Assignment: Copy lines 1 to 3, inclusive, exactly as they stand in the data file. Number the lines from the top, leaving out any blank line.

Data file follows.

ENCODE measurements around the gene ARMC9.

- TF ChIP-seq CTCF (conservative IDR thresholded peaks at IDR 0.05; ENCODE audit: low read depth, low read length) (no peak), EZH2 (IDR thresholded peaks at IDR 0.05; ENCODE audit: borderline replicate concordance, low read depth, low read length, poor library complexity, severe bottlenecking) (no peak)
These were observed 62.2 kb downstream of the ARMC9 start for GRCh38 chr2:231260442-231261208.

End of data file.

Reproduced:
ENCODE measurements around the gene ARMC9.

- TF ChIP-seq CTCF (conservative IDR thresholded peaks at IDR 0.05; ENCODE audit: low read depth, low read length) (no peak), EZH2 (IDR thresholded peaks at IDR 0.05; ENCODE audit: borderline replicate concordance, low read depth, low read length, poor library complexity, severe bottlenecking) (no peak)
These were observed 62.2 kb downstream of the ARMC9 start for GRCh38 chr2:231260442-231261208.